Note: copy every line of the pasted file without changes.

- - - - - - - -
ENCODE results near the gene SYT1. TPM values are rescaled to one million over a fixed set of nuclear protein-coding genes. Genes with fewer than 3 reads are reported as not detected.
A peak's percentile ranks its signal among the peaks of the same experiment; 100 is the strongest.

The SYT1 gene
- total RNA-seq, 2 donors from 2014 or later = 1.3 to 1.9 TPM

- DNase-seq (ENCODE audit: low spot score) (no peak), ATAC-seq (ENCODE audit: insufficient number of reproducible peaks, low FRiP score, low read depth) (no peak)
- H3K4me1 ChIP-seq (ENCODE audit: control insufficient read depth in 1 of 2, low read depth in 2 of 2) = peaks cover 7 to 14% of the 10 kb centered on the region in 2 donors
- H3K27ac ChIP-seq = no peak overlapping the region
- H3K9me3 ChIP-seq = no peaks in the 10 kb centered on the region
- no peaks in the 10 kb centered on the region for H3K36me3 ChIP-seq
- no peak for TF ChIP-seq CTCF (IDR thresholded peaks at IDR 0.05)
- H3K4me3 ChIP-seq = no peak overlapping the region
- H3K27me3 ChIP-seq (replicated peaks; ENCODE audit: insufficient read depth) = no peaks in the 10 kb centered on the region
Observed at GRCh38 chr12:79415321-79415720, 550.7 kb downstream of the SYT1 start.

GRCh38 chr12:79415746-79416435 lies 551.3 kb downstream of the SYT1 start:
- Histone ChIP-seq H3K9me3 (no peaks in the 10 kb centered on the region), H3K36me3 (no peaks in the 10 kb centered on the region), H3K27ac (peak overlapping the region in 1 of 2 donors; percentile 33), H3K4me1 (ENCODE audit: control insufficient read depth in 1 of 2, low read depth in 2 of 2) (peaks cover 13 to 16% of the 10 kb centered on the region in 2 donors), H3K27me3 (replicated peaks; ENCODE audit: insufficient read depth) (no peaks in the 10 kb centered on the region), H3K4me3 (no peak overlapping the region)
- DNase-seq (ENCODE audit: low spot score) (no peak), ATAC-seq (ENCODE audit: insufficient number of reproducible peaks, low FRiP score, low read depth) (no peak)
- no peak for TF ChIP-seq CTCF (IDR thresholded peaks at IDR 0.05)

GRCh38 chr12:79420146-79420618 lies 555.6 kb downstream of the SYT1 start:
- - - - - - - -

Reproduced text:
ENCODE results near the gene SYT1. TPM values are rescaled to one million over a fixed set of nuclear protein-coding genes. Genes with fewer than 3 reads are reported as not detected.
A peak's percentile ranks its signal among the peaks of the same experiment; 100 is the strongest.

The SYT1 gene
- total RNA-seq, 2 donors from 2014 or later = 1.3 to 1.9 TPM

- DNase-seq (ENCODE audit: low spot score) (no peak), ATAC-seq (ENCODE audit: insufficient number of reproducible peaks, low FRiP score, low read depth) (no peak)
- H3K4me1 ChIP-seq (ENCODE audit: control insufficient read depth in 1 of 2, low read depth in 2 of 2) = peaks cover 7 to 14% of the 10 kb centered on the region in 2 donors
- H3K27ac ChIP-seq = no peak overlapping the region
- H3K9me3 ChIP-seq = no peaks in the 10 kb centered on the region
- no peaks in the 10 kb centered on the region for H3K36me3 ChIP-seq
- no peak for TF ChIP-seq CTCF (IDR thresholded peaks at IDR 0.05)
- H3K4me3 ChIP-seq = no peak overlapping the region
- H3K27me3 ChIP-seq (replicated peaks; ENCODE audit: insufficient read depth) = no peaks in the 10 kb centered on the region
Observed at GRCh38 chr12:79415321-79415720, 550.7 kb downstream of the SYT1 start.

GRCh38 chr12:79415746-79416435 lies 551.3 kb downstream of the SYT1 start:
- Histone ChIP-seq H3K9me3 (no peaks in the 10 kb centered on the region), H3K36me3 (no peaks in the 10 kb centered on the region), H3K27ac (peak overlapping the region in 1 of 2 donors; percentile 33), H3K4me1 (ENCODE audit: control insufficient read depth in 1 of 2, low read depth in 2 of 2) (peaks cover 13 to 16% of the 10 kb centered on the region in 2 donors), H3K27me3 (replicated peaks; ENCODE audit: insufficient read depth) (no peaks in the 10 kb centered on the region), H3K4me3 (no peak overlapping the region)
- DNase-seq (ENCODE audit: low spot score) (no peak), ATAC-seq (ENCODE audit: insufficient number of reproducible peaks, low FRiP score, low read depth) (no peak)
- no peak for TF ChIP-seq CTCF (IDR thresholded peaks at IDR 0.05)

GRCh38 chr12:79420146-79420618 lies 555.6 kb downstream of the SYT1 start: